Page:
The Child Garden
Constable, 29 September 2016
I'm grateful to the publisher for an advance copy of this book.
Eden was its name. "An alternative school for happy children," said the brochure. "A load of hippies running wild in the woods," said the locals. After a suicide it closed its doors and the children scattered. Thirty years later, it's a care home; its grounds neglected and overgrown, its only neighbour Gloria Harkness, who acts as tenant-caretaker in a rundown farmhouse to be close to her son. Nicky lives in the home, lighting up Gloria's life and breaking her heart every day. Nicky and a ragbag of animals aren't enough to keep loneliness at bay, and when Gloria's childhood friend and secret sweetheart, Stephen "Stig" Tarrant, turns up at her door one night, all she can see is the boy she knew. She lets him in. Stig's being stalked by an Eden girl, he says. She has goaded him into meeting her at the site of the suicide. Except that suddenly, after all these years, the dead are beginning to speak and suicide is not what they say.
This book is just what I want from a crime novel - which, perhaps strangely, is to not be plunged right away into the crime. I want atmosphere and lots of it. Yes, there's a prologue here which describes just what happened 30 years before (or maybe it doesn't...) but then when we quickly come back to the present day, McPherson skilfully establishes a great sense of place. That's what I look for - ever since reading Sherlock Holmes years ago, I want to be shown the setting, I want it to be real. And that's what The Child Garden does. We're introduced to Gloria, to her lonely (or self sufficient) life in a remote cottage, ten miles of single track road from the nearest town. To her old and beloved dog Walter Scott. To her house cats and her byre cats. To her tumbledown house - shabby, draughty, damp, remote, but safe.
Or maybe not so safe. It isn't long before the action starts, before there's a pounding on Gloria's door one rainswept night and her life changes forever. An old friend is in trouble, and she agrees to help, putting herself outside the law and stepping into matters that definitely don't concern her.
I loved Gloria as a character. She has stubbornness woven into her nature, whether in caring for her disabled child when abandoned by his father or in helping out that old friend, despite it bringing trouble down on her head. She has wounds - a vile parent and sister, that divorce - but she's bright, realistic about life and loves her dog and cats. Best of all she's a reader, the shelves of the old cottage stacked with books and story strewn with bookish references (indeed even the very title, which plays on Robert Louis Stevenson's A Child's Garden of Verses, some of which are quoted here).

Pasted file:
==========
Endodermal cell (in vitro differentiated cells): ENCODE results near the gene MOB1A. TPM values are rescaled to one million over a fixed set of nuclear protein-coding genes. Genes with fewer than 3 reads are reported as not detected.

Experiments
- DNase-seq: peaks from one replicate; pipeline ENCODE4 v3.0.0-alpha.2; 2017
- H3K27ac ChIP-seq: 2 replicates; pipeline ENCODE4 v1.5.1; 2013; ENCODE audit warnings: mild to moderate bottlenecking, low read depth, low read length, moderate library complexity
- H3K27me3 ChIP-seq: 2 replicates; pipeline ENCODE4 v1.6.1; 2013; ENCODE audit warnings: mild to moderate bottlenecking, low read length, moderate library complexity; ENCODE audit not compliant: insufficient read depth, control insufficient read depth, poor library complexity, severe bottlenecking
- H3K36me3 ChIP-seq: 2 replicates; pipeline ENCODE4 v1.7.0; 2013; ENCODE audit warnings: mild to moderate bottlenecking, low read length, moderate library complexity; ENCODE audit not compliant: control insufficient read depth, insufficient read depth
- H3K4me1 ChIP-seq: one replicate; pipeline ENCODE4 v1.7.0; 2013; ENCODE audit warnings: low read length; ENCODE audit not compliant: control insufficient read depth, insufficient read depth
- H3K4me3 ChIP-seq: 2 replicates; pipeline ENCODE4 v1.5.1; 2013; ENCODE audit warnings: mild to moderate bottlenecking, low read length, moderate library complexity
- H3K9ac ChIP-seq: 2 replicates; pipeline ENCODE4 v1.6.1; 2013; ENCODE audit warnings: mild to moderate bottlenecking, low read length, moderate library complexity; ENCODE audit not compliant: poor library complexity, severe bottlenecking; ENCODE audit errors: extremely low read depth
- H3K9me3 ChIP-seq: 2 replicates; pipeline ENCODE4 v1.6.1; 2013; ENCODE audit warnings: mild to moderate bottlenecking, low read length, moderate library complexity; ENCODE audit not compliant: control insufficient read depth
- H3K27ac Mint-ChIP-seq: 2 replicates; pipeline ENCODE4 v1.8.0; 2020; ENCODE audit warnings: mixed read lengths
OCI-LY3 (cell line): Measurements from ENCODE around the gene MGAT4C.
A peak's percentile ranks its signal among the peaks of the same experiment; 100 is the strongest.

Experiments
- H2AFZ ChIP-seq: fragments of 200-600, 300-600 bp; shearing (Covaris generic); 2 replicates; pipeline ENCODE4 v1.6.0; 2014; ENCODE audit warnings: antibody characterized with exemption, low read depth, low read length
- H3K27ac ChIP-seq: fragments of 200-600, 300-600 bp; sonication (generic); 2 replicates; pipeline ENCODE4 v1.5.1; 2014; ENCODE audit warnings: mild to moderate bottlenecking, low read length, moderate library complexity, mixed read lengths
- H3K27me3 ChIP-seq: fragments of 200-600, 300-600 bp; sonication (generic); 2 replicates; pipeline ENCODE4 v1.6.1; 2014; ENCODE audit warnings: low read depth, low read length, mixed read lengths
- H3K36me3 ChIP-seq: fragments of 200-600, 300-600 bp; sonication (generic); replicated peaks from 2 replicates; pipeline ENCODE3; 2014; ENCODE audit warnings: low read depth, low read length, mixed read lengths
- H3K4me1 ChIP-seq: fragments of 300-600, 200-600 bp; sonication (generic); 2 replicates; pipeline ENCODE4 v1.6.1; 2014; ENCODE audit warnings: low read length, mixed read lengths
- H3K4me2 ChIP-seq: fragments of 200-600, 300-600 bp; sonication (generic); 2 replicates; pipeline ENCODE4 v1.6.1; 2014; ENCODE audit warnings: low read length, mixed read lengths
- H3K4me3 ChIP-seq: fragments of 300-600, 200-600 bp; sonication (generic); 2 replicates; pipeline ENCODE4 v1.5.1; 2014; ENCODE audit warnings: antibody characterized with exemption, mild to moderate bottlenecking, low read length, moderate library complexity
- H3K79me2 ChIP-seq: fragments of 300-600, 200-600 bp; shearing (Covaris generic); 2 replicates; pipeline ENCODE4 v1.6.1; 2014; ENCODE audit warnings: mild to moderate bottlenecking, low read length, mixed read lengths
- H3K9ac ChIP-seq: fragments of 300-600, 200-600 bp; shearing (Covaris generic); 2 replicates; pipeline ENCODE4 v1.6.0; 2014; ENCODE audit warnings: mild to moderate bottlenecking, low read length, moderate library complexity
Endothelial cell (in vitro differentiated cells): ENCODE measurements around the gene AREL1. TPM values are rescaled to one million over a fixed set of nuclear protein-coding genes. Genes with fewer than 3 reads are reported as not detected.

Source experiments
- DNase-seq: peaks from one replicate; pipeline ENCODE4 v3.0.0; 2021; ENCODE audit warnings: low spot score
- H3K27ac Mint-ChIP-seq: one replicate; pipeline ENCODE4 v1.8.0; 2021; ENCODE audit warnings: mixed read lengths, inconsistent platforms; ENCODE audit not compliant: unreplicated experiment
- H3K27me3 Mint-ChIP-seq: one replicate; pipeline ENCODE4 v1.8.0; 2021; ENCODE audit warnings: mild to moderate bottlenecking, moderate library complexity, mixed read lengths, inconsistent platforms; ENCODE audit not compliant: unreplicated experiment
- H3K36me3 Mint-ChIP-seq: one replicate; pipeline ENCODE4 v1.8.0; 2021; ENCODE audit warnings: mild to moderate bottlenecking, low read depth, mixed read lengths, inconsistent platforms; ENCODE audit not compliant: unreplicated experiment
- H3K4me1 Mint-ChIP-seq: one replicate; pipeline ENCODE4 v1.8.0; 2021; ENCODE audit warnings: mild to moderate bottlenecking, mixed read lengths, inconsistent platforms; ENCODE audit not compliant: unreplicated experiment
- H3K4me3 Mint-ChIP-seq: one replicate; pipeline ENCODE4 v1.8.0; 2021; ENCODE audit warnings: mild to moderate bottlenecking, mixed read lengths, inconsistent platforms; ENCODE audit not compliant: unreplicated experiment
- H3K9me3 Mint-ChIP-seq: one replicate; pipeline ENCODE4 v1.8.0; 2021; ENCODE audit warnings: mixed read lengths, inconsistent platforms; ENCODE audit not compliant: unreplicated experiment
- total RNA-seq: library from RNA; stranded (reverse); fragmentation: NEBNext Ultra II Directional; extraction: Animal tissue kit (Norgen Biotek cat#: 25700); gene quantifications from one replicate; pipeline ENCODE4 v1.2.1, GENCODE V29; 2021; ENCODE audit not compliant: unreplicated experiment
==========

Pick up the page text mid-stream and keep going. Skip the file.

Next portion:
Gloria is a great character to spend time with. McPherson has perhaps given a little help here - she's got a job (local registrar) that is useful for finding out about people, there is the odd useful fall of snow (showing up footprints) and she has quite a bit of luck, but none of this is implausible. And she has a difficult quest - to work out what happened in the grounds of Eden all those years ago. The account in the prologue is tantalising but incomplete. Every one of the children who was there - every one who survived - has a version of their own, but what's the truth? And how does it explain what's happening now? I enjoyed Gloria's unravelling of this - necessarily constrained by practicalities like caring for Nicky, doing her job, and avoiding letting on to the police what she's up to.
But beneath that mystery there's another which is older, darker and stranger. It concerns the Devil's Bridge in the grounds of Eden. The "hallowed place". The "rocking stone" behind Gloria's cottage. Does the pattern of that she's tracing have echoes in the geometry of an earlier tragedy? If it does, how can she hope to put things right? There are dark shadows here that are just right for a chilly Autumn evening.
This is a thoroughly enjoyable mystery with a great setting, believable characters - the vignettes of the ex Eden children are excellent sketches of their varying, mostly sad, lives - and, especially in the final few chapters, a rising tension that makes the pages fly by faster and faster.
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